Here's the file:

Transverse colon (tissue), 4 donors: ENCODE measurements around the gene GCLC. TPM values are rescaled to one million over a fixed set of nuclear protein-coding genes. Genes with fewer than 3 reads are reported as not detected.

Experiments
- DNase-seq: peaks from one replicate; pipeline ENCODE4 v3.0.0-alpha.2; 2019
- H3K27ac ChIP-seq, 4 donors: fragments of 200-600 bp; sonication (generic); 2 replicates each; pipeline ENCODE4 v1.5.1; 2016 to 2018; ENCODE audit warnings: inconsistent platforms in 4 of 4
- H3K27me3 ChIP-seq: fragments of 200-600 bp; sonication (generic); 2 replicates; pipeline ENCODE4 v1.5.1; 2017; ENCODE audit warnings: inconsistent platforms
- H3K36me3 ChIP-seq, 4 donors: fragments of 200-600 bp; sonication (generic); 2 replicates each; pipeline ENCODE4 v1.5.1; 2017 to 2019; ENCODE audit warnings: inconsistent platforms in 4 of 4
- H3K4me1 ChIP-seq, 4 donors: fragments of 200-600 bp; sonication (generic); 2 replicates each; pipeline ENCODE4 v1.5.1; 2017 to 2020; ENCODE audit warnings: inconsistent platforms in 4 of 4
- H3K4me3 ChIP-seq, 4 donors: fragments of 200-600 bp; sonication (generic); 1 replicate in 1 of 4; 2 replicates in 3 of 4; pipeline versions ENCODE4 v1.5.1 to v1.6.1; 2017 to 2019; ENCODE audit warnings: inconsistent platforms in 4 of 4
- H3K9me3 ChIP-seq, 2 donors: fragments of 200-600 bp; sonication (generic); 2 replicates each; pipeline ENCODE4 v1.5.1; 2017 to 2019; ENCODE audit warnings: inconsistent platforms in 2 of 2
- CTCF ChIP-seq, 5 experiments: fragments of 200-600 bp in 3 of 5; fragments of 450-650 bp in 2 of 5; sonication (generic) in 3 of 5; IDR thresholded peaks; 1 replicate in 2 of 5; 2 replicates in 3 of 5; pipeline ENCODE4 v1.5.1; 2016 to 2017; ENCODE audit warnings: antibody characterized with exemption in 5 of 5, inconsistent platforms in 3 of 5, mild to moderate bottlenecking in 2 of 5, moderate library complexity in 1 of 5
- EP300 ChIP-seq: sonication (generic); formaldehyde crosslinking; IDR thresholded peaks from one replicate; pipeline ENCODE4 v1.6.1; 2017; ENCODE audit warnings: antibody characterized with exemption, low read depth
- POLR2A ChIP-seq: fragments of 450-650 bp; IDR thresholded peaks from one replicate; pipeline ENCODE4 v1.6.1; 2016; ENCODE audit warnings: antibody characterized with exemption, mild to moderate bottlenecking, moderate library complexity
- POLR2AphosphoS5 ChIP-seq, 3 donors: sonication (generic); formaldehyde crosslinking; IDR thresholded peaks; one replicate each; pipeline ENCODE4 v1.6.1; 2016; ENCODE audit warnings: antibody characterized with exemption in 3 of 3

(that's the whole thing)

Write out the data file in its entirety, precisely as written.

Transverse colon (tissue), 4 donors: ENCODE measurements around the gene GCLC. TPM values are rescaled to one million over a fixed set of nuclear protein-coding genes. Genes with fewer than 3 reads are reported as not detected.

Experiments
- DNase-seq: peaks from one replicate; pipeline ENCODE4 v3.0.0-alpha.2; 2019
- H3K27ac ChIP-seq, 4 donors: fragments of 200-600 bp; sonication (generic); 2 replicates each; pipeline ENCODE4 v1.5.1; 2016 to 2018; ENCODE audit warnings: inconsistent platforms in 4 of 4
- H3K27me3 ChIP-seq: fragments of 200-600 bp; sonication (generic); 2 replicates; pipeline ENCODE4 v1.5.1; 2017; ENCODE audit warnings: inconsistent platforms
- H3K36me3 ChIP-seq, 4 donors: fragments of 200-600 bp; sonication (generic); 2 replicates each; pipeline ENCODE4 v1.5.1; 2017 to 2019; ENCODE audit warnings: inconsistent platforms in 4 of 4
- H3K4me1 ChIP-seq, 4 donors: fragments of 200-600 bp; sonication (generic); 2 replicates each; pipeline ENCODE4 v1.5.1; 2017 to 2020; ENCODE audit warnings: inconsistent platforms in 4 of 4
- H3K4me3 ChIP-seq, 4 donors: fragments of 200-600 bp; sonication (generic); 1 replicate in 1 of 4; 2 replicates in 3 of 4; pipeline versions ENCODE4 v1.5.1 to v1.6.1; 2017 to 2019; ENCODE audit warnings: inconsistent platforms in 4 of 4
- H3K9me3 ChIP-seq, 2 donors: fragments of 200-600 bp; sonication (generic); 2 replicates each; pipeline ENCODE4 v1.5.1; 2017 to 2019; ENCODE audit warnings: inconsistent platforms in 2 of 2
- CTCF ChIP-seq, 5 experiments: fragments of 200-600 bp in 3 of 5; fragments of 450-650 bp in 2 of 5; sonication (generic) in 3 of 5; IDR thresholded peaks; 1 replicate in 2 of 5; 2 replicates in 3 of 5; pipeline ENCODE4 v1.5.1; 2016 to 2017; ENCODE audit warnings: antibody characterized with exemption in 5 of 5, inconsistent platforms in 3 of 5, mild to moderate bottlenecking in 2 of 5, moderate library complexity in 1 of 5
- EP300 ChIP-seq: sonication (generic); formaldehyde crosslinking; IDR thresholded peaks from one replicate; pipeline ENCODE4 v1.6.1; 2017; ENCODE audit warnings: antibody characterized with exemption, low read depth
- POLR2A ChIP-seq: fragments of 450-650 bp; IDR thresholded peaks from one replicate; pipeline ENCODE4 v1.6.1; 2016; ENCODE audit warnings: antibody characterized with exemption, mild to moderate bottlenecking, moderate library complexity
- POLR2AphosphoS5 ChIP-seq, 3 donors: sonication (generic); formaldehyde crosslinking; IDR thresholded peaks; one replicate each; pipeline ENCODE4 v1.6.1; 2016; ENCODE audit warnings: antibody characterized with exemption in 3 of 3